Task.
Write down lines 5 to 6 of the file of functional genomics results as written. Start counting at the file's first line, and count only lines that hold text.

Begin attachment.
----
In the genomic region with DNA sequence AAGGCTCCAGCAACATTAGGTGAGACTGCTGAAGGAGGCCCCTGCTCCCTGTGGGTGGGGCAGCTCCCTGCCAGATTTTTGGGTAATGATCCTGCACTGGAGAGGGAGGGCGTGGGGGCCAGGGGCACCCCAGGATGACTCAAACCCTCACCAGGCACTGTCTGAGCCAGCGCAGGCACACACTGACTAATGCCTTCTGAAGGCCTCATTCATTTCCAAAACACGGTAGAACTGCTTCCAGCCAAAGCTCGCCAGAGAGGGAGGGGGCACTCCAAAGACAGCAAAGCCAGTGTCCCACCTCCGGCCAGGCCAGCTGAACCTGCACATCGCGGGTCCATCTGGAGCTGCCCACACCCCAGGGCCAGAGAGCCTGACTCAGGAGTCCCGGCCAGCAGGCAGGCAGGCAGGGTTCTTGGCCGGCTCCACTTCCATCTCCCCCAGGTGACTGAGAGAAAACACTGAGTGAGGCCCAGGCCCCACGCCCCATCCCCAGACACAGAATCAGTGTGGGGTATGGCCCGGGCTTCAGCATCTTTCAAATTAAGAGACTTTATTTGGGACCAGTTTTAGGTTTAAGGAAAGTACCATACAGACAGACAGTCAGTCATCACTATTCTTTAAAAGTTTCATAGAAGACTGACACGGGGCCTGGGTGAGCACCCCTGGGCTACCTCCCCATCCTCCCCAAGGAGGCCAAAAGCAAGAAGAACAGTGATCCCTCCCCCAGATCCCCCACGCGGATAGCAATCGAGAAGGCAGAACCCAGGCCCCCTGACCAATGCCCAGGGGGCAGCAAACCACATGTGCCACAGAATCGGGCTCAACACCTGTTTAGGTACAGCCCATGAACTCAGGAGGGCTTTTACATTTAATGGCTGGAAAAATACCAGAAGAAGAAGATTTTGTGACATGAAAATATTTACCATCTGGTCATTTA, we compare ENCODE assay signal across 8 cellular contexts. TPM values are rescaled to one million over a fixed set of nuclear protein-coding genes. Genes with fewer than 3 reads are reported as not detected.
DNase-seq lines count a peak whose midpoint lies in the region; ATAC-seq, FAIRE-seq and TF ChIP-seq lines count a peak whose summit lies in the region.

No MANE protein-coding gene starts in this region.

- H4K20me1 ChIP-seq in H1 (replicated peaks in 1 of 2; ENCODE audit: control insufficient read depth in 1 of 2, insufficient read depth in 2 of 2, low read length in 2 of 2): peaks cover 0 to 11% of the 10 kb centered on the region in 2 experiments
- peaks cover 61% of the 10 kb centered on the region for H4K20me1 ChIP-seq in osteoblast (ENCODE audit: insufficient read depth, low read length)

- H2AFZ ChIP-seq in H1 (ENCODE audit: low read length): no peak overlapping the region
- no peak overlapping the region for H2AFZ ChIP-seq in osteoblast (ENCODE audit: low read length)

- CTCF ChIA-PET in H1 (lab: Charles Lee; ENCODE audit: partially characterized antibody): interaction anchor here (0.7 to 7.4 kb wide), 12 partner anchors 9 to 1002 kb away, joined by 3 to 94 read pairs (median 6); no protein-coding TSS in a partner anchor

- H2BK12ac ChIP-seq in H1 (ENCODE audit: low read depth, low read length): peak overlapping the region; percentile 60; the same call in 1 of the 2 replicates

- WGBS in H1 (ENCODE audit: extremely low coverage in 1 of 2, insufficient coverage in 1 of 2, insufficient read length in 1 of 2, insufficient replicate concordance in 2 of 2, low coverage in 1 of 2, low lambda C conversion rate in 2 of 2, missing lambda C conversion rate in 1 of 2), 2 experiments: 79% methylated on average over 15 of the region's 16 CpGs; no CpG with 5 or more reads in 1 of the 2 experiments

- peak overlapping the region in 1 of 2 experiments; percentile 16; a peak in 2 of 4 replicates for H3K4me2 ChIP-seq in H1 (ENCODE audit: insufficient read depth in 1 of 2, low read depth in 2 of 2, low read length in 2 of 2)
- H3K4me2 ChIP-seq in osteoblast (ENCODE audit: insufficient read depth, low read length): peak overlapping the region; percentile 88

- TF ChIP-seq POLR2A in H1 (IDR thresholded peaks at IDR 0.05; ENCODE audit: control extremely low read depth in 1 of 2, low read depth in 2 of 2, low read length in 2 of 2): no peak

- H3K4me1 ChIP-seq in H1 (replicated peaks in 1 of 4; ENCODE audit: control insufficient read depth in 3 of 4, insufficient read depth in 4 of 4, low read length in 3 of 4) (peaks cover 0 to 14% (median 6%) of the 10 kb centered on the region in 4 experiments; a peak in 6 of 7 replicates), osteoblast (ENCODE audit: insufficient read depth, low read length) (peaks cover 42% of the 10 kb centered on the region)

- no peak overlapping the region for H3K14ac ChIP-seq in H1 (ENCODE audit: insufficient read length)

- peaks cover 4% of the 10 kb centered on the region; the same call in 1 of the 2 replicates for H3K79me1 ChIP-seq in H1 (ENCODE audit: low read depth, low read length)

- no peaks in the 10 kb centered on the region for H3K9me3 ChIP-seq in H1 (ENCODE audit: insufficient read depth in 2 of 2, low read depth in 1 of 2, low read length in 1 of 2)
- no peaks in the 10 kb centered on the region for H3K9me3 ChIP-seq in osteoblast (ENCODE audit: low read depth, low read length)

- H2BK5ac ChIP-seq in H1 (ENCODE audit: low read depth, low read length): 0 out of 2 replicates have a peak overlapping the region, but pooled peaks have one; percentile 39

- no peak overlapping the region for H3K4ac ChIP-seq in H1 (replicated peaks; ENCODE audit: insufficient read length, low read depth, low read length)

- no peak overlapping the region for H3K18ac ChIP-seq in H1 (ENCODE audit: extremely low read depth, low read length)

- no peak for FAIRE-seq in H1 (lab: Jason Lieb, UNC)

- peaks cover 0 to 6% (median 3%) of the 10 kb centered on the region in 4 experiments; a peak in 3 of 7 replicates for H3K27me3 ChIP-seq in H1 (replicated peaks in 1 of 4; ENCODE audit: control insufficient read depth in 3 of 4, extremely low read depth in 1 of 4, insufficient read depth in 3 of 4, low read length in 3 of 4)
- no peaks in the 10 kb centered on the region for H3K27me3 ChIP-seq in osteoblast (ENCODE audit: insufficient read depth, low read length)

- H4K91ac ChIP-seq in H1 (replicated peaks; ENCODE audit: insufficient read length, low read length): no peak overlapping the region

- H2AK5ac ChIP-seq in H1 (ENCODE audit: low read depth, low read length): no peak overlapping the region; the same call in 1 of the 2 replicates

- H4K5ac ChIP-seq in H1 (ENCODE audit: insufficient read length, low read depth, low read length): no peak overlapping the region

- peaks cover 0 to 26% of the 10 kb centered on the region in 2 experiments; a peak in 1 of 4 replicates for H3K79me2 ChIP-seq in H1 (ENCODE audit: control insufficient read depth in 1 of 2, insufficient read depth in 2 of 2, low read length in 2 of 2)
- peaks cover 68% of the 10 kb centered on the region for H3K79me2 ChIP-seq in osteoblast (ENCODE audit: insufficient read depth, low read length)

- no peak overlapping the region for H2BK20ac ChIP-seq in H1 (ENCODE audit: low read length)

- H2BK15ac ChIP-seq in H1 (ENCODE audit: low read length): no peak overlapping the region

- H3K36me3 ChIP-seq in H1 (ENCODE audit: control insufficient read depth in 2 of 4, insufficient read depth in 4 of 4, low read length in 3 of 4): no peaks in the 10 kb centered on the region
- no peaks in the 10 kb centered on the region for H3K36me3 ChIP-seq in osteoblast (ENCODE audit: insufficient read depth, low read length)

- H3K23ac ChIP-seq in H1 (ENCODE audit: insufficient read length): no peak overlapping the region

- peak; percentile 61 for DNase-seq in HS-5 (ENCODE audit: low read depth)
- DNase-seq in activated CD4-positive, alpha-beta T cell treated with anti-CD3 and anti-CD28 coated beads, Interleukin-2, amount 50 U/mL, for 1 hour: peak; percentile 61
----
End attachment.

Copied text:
- peaks cover 61% of the 10 kb centered on the region for H4K20me1 ChIP-seq in osteoblast (ENCODE audit: insufficient read depth, low read length)

- H2AFZ ChIP-seq in H1 (ENCODE audit: low read length): no peak overlapping the region